The wren is a hard-working little bird that happily co-exists alongside humans even though they are very shy by nature. Instantly recognisable by their incredibly loud and tuneful song, pound-for-pound the wren is 10 times louder than a nightingale!
When the song of the male becomes more prolific and noticeable it is a sign that he is looking for a mate. If that is happening in your garden then you’re already halfway to knowing where wrens make their nests. He has chosen the area that includes your garden as his territory and is trying to attract a mate.
Wrens live year-round in the UK and are found in most urban and suburban sites. Farmland, woodland, and heath are often rife with wrens but they also happily make their home in back gardens and are happy utilising your nesting boxes.
They are secondary cavity nesters which means they don’t excavate their own nest but utilise naturally occurring hollows. They will also happily use nests vacated by other birds and are known to bully blue tits from their nests, break their eggs, and move into their space.
Does the female or male wren build the nest
Males find an appropriate nesting site and begin the nest building process using tiny twigs. But he doesn’t stop there, he will continue to build as many as 12 nests and invite his chosen mate to choose her favourite. If she likes one they will become a couple and she will complete the nest with twigs.
What wrens line their nests with
Once the exterior is complete she sets about lining the interior with soft materials such as feathers, grasses, and moss. Cleverly, she makes a small indentation at the rear of the nest in which to lay the eggs. She lays between 5-8 eggs so the more room the better.
It is not uncommon to find sacs of spider larvae in the construction of wrens nests. This is ingenious work by the wren for 3 reasons;
- The sticky sac acts as a bonding agent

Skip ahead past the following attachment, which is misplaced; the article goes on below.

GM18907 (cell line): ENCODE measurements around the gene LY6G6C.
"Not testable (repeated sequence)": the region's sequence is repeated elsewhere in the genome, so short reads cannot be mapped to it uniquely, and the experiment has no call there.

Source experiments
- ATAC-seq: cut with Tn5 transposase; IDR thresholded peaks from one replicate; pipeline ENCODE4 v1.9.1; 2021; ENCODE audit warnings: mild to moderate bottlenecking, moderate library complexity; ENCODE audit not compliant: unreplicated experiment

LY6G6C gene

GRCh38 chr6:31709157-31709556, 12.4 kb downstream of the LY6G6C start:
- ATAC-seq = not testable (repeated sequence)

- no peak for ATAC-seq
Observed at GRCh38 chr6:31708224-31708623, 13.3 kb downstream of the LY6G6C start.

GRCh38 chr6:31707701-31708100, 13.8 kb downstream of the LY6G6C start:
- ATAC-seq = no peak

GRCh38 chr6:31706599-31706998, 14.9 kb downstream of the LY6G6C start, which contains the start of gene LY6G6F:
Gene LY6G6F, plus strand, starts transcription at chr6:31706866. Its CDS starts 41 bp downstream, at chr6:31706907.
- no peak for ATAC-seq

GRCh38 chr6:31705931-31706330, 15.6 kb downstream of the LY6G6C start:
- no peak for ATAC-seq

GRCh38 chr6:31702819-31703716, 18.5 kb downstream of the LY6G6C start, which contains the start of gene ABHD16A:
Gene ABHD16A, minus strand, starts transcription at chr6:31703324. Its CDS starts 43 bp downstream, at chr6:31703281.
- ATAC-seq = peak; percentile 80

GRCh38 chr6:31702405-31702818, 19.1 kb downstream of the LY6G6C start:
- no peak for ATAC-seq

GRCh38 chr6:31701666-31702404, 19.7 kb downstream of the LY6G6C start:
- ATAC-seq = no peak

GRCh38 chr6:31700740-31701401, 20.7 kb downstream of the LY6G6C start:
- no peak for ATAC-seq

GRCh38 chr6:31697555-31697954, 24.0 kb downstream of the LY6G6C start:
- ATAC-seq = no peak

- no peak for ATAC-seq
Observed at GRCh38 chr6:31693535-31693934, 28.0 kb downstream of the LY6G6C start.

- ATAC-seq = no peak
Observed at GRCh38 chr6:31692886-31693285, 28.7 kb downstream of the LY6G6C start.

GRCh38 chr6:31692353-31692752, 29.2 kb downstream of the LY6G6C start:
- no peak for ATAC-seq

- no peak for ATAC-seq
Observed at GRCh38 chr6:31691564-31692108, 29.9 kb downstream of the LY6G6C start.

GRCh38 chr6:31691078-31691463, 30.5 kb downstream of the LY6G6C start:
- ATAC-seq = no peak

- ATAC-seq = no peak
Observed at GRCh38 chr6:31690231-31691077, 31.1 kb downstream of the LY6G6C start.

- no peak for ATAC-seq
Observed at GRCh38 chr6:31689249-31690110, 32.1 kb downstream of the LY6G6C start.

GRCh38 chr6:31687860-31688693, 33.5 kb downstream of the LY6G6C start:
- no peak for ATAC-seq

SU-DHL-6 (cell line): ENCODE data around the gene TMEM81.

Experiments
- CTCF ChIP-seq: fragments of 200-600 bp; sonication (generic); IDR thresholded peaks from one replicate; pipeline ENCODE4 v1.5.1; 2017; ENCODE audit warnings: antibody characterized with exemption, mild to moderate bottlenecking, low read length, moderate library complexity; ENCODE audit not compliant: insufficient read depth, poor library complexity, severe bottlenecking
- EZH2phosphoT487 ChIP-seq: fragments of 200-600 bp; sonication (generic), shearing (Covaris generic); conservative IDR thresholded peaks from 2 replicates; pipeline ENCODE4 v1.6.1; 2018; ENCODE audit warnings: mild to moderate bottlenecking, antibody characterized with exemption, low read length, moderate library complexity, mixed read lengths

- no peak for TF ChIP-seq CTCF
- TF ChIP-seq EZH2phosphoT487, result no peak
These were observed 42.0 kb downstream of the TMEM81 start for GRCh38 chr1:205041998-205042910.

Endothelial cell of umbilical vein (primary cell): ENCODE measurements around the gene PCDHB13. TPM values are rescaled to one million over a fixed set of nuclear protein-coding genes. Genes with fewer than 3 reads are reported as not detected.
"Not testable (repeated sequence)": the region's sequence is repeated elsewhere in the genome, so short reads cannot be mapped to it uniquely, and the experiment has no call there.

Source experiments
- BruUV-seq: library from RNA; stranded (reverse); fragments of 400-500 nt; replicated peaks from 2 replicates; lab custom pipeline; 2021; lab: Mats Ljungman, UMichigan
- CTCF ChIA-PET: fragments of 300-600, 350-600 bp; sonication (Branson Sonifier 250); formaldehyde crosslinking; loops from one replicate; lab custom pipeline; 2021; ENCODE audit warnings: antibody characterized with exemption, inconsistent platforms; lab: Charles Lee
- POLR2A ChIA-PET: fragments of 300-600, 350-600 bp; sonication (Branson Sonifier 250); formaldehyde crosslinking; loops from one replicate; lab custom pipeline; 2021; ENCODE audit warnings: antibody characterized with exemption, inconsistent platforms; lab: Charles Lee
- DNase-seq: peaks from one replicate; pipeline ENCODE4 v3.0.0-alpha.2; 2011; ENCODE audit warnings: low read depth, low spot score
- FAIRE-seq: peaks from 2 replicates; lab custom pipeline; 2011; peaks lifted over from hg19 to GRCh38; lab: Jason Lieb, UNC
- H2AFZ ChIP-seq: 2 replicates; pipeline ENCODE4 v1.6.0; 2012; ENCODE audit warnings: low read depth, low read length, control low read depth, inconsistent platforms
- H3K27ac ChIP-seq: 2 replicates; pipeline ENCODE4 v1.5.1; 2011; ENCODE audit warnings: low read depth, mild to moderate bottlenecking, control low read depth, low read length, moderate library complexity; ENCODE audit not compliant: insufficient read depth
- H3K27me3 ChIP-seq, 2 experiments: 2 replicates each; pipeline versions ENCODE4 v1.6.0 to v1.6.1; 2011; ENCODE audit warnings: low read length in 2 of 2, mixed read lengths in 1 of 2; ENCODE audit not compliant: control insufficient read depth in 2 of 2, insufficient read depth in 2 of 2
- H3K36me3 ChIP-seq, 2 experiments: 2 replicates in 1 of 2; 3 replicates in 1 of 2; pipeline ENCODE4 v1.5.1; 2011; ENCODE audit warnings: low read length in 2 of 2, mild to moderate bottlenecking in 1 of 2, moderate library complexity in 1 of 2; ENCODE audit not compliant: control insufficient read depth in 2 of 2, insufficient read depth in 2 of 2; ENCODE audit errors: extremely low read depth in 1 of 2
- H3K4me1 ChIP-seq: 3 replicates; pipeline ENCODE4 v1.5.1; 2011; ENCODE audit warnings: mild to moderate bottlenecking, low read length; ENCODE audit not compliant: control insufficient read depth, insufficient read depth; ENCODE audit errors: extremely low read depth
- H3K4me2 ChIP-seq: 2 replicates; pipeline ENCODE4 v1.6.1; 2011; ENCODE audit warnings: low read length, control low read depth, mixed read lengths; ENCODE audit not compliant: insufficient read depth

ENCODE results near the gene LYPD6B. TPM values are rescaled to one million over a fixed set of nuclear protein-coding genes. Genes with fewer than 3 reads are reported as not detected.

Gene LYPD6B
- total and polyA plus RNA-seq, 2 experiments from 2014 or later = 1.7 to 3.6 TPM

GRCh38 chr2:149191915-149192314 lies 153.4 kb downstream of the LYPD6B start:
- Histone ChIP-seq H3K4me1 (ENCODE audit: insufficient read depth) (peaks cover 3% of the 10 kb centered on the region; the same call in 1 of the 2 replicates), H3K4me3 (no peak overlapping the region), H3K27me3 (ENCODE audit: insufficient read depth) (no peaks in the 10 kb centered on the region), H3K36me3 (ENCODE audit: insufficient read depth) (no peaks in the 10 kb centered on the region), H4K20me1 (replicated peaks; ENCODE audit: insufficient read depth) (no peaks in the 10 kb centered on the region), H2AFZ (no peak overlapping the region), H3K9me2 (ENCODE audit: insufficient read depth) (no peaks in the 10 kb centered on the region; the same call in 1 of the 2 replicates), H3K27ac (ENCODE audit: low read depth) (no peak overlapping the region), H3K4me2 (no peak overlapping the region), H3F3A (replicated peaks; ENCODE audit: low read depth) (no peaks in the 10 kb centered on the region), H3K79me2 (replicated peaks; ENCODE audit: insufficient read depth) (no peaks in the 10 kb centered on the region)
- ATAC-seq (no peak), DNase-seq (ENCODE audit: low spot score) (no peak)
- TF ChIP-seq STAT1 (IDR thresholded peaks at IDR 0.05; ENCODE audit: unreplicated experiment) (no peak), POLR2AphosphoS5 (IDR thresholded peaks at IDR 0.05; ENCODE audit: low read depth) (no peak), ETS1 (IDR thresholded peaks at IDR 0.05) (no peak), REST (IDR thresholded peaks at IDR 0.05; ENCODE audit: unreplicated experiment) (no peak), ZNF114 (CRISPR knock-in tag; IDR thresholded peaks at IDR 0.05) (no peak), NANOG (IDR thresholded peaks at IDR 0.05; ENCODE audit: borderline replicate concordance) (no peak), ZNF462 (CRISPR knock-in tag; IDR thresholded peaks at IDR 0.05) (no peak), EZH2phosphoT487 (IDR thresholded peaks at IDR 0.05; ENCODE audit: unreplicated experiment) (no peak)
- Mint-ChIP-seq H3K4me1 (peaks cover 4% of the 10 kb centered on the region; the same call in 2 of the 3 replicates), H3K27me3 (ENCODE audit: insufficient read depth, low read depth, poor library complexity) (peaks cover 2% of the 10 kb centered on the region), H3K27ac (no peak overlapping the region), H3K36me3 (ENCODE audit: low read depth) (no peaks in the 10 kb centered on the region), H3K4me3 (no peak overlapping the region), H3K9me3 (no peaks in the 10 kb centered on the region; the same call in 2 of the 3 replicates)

- The hatching spiders eat the nuisance mites that form as the nest deteriorates
- Fattened spiders are a juicy treat for wrens
Where do wrens build their nests
Wrens in the wild will happily nest as high as 30ft and as low as 5ft. Due to the nature of gardens, they make their home in trees, shrubs, and bushes between 5 and 10 feet from the ground. Usually, but there are always exceptions to the rule, wrens might nest in the eaves of a roof or a window box.
They are insectivorous birds although berries and nuts will appeal to them when winter settles and insects are harder to find. They will build their nests near to a good food source, close to berry bushes and piles of fallen leaves where inset life will be plentiful.
They also look for areas with fresh, clean water sources. Moving water is particularly inviting so if you have a water feature, wrens might be tempted to build their nest in your garden.
Do the other nests go to waste?
Think back to me saying that wrens make up to 12 nests for the female to choose from. Any not used by the couple may well be used by a second female, sometimes a third. Wrens are polygamous, and whilst he will spend most of his time with the original mate, he will devote some time to other mates.
During harsh winters, large groups of wrens may seek shelter from the elements and roost in the unused nests. As many as 40 birds can snuggle tightly in each nest to absorb each other’s limited body heat.
Now that you know where wrens build their nests it should be easier to follow the little fellas in flight to see if they’ve chosen your garden to raise their family.